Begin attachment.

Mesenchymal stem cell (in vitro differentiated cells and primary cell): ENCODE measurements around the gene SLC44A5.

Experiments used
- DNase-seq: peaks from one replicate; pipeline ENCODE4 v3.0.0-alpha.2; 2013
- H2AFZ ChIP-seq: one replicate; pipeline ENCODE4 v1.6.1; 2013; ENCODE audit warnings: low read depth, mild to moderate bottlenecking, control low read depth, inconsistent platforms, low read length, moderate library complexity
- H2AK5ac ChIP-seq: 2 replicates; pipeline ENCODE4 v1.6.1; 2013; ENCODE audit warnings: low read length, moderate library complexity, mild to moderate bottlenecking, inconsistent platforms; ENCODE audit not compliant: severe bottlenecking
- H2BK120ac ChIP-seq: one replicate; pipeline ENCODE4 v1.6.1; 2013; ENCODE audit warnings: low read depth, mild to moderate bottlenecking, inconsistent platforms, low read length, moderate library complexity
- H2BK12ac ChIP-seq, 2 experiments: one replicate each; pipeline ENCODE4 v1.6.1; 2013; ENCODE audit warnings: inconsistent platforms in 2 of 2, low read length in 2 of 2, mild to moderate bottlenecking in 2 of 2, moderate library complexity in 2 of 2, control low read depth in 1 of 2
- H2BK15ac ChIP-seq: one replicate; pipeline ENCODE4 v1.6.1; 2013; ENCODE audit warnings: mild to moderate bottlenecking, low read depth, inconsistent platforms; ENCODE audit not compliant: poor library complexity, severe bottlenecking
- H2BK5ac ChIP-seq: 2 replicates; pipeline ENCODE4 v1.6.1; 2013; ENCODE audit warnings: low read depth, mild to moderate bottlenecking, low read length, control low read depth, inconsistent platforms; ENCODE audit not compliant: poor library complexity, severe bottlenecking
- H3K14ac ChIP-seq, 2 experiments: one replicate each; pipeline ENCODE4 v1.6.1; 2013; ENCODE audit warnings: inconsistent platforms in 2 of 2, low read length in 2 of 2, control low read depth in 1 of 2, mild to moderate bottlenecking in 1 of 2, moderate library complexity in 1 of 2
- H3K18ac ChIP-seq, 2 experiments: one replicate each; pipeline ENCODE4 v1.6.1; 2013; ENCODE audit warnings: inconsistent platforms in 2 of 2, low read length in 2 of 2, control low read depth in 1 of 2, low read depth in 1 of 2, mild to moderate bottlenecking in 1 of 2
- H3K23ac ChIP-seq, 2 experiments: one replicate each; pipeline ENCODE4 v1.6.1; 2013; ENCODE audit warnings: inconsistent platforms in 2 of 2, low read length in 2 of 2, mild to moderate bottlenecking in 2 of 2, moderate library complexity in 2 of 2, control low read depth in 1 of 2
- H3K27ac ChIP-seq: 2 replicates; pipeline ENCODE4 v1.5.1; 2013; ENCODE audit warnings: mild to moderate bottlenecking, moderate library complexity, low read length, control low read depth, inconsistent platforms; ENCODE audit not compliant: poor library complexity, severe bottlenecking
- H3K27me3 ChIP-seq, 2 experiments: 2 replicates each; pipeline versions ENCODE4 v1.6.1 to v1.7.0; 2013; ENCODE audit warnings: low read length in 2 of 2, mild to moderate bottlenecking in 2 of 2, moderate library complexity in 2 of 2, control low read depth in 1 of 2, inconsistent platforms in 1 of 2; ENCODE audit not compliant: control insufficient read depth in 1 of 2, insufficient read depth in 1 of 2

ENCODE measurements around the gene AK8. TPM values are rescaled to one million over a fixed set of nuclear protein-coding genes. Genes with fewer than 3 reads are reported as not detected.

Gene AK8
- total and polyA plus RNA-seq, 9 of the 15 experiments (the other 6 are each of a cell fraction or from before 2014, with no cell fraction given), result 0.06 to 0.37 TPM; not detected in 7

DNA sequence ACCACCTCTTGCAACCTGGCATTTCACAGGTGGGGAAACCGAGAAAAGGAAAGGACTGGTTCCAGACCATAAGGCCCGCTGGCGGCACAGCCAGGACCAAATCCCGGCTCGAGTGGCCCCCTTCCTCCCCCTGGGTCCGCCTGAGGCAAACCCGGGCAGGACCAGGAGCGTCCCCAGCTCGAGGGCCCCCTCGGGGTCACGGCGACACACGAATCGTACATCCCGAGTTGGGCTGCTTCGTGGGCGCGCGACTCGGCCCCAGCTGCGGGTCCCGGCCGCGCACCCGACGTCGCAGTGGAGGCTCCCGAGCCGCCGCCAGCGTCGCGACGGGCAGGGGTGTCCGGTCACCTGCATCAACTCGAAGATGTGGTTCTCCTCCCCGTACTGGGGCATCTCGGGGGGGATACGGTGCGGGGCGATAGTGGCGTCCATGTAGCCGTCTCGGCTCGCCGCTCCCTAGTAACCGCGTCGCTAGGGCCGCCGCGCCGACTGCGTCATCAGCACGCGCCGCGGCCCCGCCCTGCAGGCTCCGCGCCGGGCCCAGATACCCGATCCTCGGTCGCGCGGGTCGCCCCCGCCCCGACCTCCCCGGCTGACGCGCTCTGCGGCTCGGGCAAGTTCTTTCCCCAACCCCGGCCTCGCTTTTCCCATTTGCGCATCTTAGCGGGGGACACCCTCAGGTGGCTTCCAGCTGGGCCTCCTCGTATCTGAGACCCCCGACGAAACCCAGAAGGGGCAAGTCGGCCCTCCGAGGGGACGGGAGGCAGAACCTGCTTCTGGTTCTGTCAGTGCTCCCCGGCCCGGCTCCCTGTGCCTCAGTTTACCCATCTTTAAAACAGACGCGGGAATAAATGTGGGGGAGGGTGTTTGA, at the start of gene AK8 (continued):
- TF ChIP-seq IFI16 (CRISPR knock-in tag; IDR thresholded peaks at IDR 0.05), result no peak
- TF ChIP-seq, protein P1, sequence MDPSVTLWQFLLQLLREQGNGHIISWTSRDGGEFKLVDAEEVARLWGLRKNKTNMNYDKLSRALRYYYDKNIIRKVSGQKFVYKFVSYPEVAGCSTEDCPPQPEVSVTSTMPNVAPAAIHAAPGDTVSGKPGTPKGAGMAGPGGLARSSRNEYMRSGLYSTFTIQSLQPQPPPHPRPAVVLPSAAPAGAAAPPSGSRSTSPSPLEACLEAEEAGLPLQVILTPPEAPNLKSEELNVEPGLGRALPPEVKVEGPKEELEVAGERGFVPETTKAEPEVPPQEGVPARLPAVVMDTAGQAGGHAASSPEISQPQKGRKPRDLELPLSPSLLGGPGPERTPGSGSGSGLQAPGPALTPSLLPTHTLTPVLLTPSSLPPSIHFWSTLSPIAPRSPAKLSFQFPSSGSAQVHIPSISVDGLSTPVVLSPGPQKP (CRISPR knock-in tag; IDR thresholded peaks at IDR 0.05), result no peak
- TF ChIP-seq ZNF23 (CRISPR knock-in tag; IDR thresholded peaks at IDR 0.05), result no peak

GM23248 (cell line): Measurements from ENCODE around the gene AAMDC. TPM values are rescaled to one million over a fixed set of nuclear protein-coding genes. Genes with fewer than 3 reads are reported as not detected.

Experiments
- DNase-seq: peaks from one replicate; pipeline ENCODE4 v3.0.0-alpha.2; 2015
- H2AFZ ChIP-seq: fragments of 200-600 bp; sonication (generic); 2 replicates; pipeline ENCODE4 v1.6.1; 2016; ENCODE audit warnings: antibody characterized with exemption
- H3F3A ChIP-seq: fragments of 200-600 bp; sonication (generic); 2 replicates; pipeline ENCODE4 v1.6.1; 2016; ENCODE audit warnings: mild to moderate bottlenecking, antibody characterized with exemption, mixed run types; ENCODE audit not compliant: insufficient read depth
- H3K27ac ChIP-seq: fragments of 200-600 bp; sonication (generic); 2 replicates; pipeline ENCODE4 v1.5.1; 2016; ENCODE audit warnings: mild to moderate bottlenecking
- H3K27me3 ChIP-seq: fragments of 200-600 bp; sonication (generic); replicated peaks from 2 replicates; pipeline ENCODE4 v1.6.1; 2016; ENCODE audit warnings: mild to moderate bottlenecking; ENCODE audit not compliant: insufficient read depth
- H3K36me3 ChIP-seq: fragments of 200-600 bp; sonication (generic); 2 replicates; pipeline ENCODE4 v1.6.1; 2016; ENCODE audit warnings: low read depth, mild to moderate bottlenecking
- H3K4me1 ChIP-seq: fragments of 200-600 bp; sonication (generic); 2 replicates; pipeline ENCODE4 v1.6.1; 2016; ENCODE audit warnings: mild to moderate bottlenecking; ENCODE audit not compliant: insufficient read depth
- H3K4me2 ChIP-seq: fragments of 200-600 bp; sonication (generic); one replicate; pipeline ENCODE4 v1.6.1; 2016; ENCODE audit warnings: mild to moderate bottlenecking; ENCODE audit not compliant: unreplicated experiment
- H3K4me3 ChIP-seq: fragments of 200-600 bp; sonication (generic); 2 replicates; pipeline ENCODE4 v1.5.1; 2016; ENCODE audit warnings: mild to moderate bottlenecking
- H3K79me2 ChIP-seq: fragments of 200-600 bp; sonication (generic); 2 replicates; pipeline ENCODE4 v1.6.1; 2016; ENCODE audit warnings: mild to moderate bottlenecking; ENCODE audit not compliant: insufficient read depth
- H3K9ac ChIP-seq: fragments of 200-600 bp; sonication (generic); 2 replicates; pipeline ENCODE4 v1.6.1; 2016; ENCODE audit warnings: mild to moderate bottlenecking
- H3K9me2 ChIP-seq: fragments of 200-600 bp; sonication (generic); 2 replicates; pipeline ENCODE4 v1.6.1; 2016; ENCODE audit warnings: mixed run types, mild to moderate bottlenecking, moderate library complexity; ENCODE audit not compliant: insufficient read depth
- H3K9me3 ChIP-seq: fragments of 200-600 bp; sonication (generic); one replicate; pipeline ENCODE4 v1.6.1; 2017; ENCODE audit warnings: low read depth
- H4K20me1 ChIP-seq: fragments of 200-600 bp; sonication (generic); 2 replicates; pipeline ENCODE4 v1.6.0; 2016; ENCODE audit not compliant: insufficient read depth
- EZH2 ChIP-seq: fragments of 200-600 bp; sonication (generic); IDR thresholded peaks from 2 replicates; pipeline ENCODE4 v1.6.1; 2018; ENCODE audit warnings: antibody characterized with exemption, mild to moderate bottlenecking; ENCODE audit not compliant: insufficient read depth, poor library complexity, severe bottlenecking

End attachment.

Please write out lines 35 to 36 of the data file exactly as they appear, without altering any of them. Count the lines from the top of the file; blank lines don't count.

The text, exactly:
- H3K9me2 ChIP-seq: fragments of 200-600 bp; sonication (generic); 2 replicates; pipeline ENCODE4 v1.6.1; 2016; ENCODE audit warnings: mixed run types, mild to moderate bottlenecking, moderate library complexity; ENCODE audit not compliant: insufficient read depth
- H3K9me3 ChIP-seq: fragments of 200-600 bp; sonication (generic); one replicate; pipeline ENCODE4 v1.6.1; 2017; ENCODE audit warnings: low read depth